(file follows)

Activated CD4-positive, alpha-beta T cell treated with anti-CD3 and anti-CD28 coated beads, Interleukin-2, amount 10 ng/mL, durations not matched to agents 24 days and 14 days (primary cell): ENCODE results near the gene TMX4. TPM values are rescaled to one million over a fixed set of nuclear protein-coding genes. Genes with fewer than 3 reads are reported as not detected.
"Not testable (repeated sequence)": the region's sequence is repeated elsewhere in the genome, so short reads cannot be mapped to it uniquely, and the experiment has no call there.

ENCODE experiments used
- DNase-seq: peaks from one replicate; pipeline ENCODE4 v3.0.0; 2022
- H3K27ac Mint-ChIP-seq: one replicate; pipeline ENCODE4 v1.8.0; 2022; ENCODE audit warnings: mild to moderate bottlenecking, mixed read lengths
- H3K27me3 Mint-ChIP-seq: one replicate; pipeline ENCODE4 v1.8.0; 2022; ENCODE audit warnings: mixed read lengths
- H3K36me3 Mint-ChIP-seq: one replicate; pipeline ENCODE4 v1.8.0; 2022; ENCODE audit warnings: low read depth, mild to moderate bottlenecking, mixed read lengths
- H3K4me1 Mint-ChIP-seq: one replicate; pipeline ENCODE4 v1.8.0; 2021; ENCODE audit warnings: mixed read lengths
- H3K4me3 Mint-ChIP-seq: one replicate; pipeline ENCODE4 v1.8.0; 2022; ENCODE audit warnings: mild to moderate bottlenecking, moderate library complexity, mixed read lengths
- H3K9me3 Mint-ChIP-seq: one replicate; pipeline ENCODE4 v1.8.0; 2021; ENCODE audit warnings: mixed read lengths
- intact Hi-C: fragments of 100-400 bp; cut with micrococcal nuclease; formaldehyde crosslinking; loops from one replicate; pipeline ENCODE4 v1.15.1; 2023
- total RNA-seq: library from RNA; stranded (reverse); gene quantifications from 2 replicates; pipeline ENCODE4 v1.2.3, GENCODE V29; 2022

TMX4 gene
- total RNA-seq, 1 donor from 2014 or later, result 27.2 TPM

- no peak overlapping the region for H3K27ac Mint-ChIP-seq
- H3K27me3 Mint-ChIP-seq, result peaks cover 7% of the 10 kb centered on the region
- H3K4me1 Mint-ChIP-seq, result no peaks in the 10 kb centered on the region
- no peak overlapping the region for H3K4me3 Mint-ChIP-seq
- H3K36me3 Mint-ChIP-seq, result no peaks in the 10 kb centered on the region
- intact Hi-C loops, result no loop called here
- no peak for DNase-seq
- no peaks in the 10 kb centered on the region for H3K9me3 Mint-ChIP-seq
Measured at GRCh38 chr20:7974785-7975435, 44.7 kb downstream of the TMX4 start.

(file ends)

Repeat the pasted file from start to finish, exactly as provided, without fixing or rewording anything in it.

Activated CD4-positive, alpha-beta T cell treated with anti-CD3 and anti-CD28 coated beads, Interleukin-2, amount 10 ng/mL, durations not matched to agents 24 days and 14 days (primary cell): ENCODE results near the gene TMX4. TPM values are rescaled to one million over a fixed set of nuclear protein-coding genes. Genes with fewer than 3 reads are reported as not detected.
"Not testable (repeated sequence)": the region's sequence is repeated elsewhere in the genome, so short reads cannot be mapped to it uniquely, and the experiment has no call there.

ENCODE experiments used
- DNase-seq: peaks from one replicate; pipeline ENCODE4 v3.0.0; 2022
- H3K27ac Mint-ChIP-seq: one replicate; pipeline ENCODE4 v1.8.0; 2022; ENCODE audit warnings: mild to moderate bottlenecking, mixed read lengths
- H3K27me3 Mint-ChIP-seq: one replicate; pipeline ENCODE4 v1.8.0; 2022; ENCODE audit warnings: mixed read lengths
- H3K36me3 Mint-ChIP-seq: one replicate; pipeline ENCODE4 v1.8.0; 2022; ENCODE audit warnings: low read depth, mild to moderate bottlenecking, mixed read lengths
- H3K4me1 Mint-ChIP-seq: one replicate; pipeline ENCODE4 v1.8.0; 2021; ENCODE audit warnings: mixed read lengths
- H3K4me3 Mint-ChIP-seq: one replicate; pipeline ENCODE4 v1.8.0; 2022; ENCODE audit warnings: mild to moderate bottlenecking, moderate library complexity, mixed read lengths
- H3K9me3 Mint-ChIP-seq: one replicate; pipeline ENCODE4 v1.8.0; 2021; ENCODE audit warnings: mixed read lengths
- intact Hi-C: fragments of 100-400 bp; cut with micrococcal nuclease; formaldehyde crosslinking; loops from one replicate; pipeline ENCODE4 v1.15.1; 2023
- total RNA-seq: library from RNA; stranded (reverse); gene quantifications from 2 replicates; pipeline ENCODE4 v1.2.3, GENCODE V29; 2022

TMX4 gene
- total RNA-seq, 1 donor from 2014 or later, result 27.2 TPM

- no peak overlapping the region for H3K27ac Mint-ChIP-seq
- H3K27me3 Mint-ChIP-seq, result peaks cover 7% of the 10 kb centered on the region
- H3K4me1 Mint-ChIP-seq, result no peaks in the 10 kb centered on the region
- no peak overlapping the region for H3K4me3 Mint-ChIP-seq
- H3K36me3 Mint-ChIP-seq, result no peaks in the 10 kb centered on the region
- intact Hi-C loops, result no loop called here
- no peak for DNase-seq
- no peaks in the 10 kb centered on the region for H3K9me3 Mint-ChIP-seq
Measured at GRCh38 chr20:7974785-7975435, 44.7 kb downstream of the TMX4 start.